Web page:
VA Opens New Suicide Prevention Call Center in Kansas

Help is available for people suffering from depression. (Army Photo: Courtesy photo)

The Department of Veterans Affairs has opened a new Veterans Crisis Line Center in Topeka, Kansas, to help handle the crush of calls from veterans seeking help and guidance when they have thoughts of suicide.

The new facility at the Colmery-O'Neil VA Medical Center in Topeka, which officially opened last Friday, will be the third in the system aimed at curbing the suicide rate among veterans, estimated at 20 per day.

Veterans Crisis Line (VCL) centers have also been opened in Atlanta and Canandaigua, New York. In addition, the Canandaigua center is looking to hire 30 to 50 more people to answer calls.

"Veterans who are in crisis or having thoughts of suicide -- and those who know a veteran in crisis -- can call the Veterans Crisis Line for confidential support 24 hours a day, 7 days a week, and 365 days a year," the VA said. "Call 800-273-8255 and press 1; chat online at; or text to 838255."

Former VA Secretary Dr. David Shulkin, who was ousted by President Donald Trump in March, had made suicide prevention among veterans his top priority.

Shulkin last September announced his intention to open the VCL in Topeka. Sen. Jerry Moran, R-Kansas, said at the time, "Secretary Shulkin has made suicide prevention a top priority, and expanding the VCL to additional locations and increasing crisis responders is critical to providing veterans with the support they need, when they need it."

Acting VA Secretary Peter O'Rourke said the new center in Topeka was opened to meet increased demand for the service.

"Our focus is, as it always has been, to provide 24/7 world-class suicide prevention and crisis intervention services," he said in a statement. "VA is improving its service with this newest call center for veterans, service members and their families."

In August 2016, a VA report titled "Suicide Among Veterans and Other Americans" showed that in 2014 an average of 20 veterans died by suicide every day, and about six of the 20 had been receiving VA services at the time.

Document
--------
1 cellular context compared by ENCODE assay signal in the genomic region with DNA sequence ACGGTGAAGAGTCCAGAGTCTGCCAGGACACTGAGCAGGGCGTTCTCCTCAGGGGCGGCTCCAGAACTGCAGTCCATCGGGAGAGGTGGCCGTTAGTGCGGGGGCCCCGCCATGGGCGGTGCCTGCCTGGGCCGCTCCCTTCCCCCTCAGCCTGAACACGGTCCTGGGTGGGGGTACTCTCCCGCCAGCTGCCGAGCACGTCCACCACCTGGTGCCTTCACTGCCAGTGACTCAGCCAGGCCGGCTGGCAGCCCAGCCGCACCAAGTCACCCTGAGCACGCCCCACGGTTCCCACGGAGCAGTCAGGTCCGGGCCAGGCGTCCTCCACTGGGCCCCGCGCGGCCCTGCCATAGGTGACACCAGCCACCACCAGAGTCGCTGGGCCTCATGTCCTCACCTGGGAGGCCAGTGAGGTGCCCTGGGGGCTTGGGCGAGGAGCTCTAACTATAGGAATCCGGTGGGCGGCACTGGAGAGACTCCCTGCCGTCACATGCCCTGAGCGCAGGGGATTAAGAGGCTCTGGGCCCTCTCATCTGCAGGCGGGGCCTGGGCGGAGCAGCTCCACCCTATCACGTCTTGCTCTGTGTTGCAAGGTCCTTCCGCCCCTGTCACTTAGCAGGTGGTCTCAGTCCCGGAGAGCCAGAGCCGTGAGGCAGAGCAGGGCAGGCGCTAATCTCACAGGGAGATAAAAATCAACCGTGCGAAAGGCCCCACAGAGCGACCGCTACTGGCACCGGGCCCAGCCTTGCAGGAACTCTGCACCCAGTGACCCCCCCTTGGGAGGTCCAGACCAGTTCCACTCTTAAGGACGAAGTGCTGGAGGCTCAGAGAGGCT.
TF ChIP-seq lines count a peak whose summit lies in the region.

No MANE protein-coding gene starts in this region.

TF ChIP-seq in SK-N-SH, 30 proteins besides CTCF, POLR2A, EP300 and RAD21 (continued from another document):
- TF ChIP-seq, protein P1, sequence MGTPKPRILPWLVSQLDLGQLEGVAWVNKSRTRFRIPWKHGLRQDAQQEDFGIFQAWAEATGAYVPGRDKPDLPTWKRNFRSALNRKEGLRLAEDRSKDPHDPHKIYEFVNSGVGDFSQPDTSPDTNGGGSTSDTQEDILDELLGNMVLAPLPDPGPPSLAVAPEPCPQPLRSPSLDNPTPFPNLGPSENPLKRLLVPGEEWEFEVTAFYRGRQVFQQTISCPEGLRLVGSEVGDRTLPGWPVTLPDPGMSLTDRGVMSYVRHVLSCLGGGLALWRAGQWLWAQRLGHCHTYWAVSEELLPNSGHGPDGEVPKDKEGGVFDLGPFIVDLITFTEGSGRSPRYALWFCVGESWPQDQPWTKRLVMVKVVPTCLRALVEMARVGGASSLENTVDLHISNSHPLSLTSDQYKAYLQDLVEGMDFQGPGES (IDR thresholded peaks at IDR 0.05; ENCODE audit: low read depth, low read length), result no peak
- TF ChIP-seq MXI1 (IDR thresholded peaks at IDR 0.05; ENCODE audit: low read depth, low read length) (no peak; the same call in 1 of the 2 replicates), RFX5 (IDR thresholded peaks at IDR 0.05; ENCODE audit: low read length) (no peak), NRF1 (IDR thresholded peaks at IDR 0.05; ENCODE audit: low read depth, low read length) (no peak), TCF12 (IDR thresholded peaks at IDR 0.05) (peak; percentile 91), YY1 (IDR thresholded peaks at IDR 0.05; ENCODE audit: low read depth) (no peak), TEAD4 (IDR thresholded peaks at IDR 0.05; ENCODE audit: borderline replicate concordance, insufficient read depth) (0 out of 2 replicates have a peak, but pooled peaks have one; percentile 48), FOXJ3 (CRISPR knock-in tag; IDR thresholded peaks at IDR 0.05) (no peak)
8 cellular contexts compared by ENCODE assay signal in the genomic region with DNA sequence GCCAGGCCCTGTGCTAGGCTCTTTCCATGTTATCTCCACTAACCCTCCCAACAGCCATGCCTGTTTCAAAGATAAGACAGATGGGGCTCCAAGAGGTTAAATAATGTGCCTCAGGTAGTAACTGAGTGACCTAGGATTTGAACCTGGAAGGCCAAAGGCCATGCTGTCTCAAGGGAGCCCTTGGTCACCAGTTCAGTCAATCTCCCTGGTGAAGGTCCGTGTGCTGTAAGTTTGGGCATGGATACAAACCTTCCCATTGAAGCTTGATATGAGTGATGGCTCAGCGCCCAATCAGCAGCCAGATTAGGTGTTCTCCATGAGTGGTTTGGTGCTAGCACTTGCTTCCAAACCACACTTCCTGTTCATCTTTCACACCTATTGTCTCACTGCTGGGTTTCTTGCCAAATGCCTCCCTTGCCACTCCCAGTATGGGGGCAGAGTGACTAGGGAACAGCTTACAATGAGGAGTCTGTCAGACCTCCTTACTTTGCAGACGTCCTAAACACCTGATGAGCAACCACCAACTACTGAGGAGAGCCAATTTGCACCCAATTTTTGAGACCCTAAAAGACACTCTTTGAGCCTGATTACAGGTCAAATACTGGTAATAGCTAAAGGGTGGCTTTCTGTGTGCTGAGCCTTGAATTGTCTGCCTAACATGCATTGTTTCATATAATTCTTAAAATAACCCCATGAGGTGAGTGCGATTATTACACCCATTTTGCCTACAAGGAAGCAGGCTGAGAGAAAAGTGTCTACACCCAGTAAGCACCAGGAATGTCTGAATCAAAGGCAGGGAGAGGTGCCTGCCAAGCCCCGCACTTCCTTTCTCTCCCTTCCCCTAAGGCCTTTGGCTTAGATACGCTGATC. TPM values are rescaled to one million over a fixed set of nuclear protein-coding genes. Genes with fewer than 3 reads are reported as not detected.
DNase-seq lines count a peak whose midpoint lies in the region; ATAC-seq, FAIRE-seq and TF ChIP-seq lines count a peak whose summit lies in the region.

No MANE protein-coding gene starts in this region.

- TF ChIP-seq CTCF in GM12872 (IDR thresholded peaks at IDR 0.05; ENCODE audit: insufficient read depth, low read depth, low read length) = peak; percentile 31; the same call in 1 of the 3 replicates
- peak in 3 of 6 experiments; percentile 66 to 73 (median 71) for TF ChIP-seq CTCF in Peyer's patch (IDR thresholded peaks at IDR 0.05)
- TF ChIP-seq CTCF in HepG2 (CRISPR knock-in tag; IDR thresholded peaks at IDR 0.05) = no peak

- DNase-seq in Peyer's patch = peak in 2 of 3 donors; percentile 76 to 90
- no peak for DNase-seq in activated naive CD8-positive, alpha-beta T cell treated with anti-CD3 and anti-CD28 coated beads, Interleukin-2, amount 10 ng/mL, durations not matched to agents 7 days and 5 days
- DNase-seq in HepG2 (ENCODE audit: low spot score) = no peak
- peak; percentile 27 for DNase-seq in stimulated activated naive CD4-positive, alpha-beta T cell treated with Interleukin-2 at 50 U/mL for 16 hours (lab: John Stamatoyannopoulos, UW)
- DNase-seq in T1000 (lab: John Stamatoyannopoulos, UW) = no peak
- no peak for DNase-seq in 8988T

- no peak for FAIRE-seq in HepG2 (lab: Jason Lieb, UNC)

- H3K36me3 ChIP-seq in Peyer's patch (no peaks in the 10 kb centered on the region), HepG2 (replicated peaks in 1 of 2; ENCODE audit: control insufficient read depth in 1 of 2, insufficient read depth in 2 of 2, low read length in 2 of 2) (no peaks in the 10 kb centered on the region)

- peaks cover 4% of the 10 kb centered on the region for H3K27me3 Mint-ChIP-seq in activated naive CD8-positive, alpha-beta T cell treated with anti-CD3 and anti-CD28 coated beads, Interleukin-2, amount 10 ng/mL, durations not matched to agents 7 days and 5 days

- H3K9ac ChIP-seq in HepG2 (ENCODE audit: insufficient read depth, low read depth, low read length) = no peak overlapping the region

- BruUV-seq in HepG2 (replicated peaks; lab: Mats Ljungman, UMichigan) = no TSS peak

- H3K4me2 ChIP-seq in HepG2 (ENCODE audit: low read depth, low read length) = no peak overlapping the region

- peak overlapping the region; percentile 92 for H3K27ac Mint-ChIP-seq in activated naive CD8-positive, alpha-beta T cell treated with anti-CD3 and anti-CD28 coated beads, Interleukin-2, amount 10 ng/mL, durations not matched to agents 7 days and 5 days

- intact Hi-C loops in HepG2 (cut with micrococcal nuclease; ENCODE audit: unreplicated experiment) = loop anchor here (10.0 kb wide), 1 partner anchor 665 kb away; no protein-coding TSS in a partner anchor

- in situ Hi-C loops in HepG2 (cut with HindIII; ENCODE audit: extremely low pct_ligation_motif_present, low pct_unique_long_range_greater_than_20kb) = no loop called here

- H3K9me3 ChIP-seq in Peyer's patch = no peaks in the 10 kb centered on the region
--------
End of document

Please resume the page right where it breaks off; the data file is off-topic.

The VA report said that in 2014 about 65 percent of all veteran suicides were age 50 and older, and that risk for suicide in 2014 was 21 percent higher among veterans when compared with U.S. civilian adults. Other studies have suggested that the opioid crisis may be a contributing factor in veteran suicides.

Last year, the office of VA Inspector General Michael Missal reported that veterans who use the Veterans Choice Program to seek private care treatment were at "significant risk" for abusing opioids.

VA guidelines aimed at decreasing opioid prescriptions did not cover private-sector doctors who signed up with the VA to treat veterans, the IG's report said.

"Veterans receiving opioid prescriptions from VA-referred clinical settings may be at greater risk for overdose and other harm because medication information is not being consistently shared," it said.

"That has to change. Health-care providers serving veterans should be following consistent guidelines for prescribing opioids and sharing information that ensures quality care for high-risk veterans," the report continued.

According to the VA, the Veterans Crisis Line centers have responded to more than 3.5 million calls since the first was set up in 2007.

Responders have initiated the dispatch of emergency services to callers in crisis nearly 93,000 times and have forwarded more than 582,000 referrals to local VA Suicide Prevention Coordinators (SPCs) to ensure continuity of care with local VA providers, the VA said.

-- Richard Sisk can be reached at

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